Winner of eight Academy Awards - featuring the biggest stars from Hollywood's Golden Age and still number one in ticket sales - "Gone With The Wind" continues to captivate the world 75 years after it was made.
The Harry Ransom Center, a humanities research library and museum at The University of Texas at Austin, is organizing a major exhibition about the making of "Gone With The Wind", the 1939 blockbuster film based on the Pulitzer Prize-winning novel by Margaret Mitchell,
Opening in September 2014 the exhibition will be an historical examination into the making of this quintessential Hollywood film.
Before a single frame was shot, the film was embroiled in controversy for its depiction of race and violence in the Civil War-era Old South.
Drawn exclusively from the Ransom Center's David O. Selznick archive, the exhibition will include photographs, audition footage, storyboards, letters, and the legendary producer's own memos.
Visitors will get a behind-the-scenes view of the four year journey, from the purchase of the movie rights, to Hattie McDaniel's Oscar win as best supporting actress.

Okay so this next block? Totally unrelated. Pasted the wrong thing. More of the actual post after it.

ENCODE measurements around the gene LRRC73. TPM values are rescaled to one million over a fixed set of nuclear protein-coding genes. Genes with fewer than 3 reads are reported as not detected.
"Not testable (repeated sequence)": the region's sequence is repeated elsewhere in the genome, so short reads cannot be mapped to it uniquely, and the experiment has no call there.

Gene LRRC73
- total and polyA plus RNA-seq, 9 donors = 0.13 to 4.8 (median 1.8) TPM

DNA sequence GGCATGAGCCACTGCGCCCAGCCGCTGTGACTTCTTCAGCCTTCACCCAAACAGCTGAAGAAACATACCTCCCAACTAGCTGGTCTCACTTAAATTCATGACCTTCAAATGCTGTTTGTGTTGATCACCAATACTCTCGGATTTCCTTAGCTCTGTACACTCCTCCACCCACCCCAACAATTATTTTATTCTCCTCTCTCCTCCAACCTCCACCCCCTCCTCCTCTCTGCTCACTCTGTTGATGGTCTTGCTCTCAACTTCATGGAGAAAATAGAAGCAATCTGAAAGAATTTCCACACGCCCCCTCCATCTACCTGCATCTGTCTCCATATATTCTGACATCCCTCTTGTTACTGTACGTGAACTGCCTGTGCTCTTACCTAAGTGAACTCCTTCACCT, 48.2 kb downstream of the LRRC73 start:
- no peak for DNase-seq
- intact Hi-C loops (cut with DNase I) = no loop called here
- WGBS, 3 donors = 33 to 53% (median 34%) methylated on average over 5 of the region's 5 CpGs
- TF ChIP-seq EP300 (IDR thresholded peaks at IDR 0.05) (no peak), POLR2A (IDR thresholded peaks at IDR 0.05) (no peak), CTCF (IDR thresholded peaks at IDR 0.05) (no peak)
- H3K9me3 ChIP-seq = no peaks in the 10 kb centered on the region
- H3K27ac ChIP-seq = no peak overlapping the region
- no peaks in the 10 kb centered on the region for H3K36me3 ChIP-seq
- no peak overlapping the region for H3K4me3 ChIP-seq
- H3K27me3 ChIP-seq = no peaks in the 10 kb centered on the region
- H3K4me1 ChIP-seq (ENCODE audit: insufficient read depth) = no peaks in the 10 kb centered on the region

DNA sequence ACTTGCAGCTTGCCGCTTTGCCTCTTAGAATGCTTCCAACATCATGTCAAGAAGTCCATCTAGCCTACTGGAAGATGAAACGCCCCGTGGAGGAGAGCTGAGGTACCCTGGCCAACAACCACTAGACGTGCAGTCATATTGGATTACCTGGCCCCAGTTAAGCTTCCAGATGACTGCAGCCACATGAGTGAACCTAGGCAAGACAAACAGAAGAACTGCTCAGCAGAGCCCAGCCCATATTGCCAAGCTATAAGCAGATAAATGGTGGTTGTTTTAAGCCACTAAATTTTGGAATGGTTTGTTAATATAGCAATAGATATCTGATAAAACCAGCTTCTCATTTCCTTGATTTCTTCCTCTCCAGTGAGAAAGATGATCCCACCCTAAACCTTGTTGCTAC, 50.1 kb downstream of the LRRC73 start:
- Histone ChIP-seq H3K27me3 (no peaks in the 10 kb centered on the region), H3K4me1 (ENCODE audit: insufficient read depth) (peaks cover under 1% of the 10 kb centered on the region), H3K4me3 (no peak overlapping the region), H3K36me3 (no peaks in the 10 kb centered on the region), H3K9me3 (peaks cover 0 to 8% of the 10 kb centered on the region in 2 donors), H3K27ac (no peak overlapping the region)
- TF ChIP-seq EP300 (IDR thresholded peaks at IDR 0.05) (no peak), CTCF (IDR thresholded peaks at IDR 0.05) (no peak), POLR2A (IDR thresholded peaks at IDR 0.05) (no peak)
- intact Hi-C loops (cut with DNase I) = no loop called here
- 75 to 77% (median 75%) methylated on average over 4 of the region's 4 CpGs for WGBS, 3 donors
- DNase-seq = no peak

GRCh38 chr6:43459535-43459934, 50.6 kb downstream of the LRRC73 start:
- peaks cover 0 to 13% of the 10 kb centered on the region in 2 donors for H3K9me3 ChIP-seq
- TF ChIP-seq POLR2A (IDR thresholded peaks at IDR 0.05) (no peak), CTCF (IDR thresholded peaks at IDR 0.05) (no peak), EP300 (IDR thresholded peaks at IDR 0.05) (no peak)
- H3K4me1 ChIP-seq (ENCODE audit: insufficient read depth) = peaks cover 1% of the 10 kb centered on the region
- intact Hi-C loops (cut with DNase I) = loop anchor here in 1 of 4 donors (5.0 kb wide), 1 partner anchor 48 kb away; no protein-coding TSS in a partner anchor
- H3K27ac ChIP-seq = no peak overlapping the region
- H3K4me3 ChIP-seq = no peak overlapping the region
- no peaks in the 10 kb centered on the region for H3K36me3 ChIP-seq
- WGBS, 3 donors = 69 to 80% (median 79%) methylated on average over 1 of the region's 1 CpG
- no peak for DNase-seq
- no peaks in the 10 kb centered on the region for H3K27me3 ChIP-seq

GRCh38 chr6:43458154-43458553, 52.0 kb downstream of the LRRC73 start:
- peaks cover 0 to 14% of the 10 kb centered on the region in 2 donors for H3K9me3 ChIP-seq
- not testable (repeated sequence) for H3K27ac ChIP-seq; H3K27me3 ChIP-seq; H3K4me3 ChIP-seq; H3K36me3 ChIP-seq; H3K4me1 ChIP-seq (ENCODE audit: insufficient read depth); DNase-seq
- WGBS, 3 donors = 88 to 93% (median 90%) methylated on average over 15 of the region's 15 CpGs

The exhibition will also feature three original gowns worn by Vivien Leigh, in her Oscar-winning performance as Scarlett O'Hara.
The newly conserved costumes will be displayed together for the first time in more than 25 years.
Visitors will be swept away by the tumultuous story behind the making of "Gone With The Wind" including issues of race and the film's depiction of history.
A beautifully illustrated book featuring never-before-seen images will serve as a permanent record to the exhibition.
A companion web exhibition will also be launched on the Ransom Center's website.
The 75th anniversary of this classic film provides an unique opportunity to showcase the Ransom Center's magnificent David O. Selznick collection and to provide a contemporary perspective on why "Gone With The Wind" remains one of the most iconic films of all time.http://hrc.utexas.edu/gwtw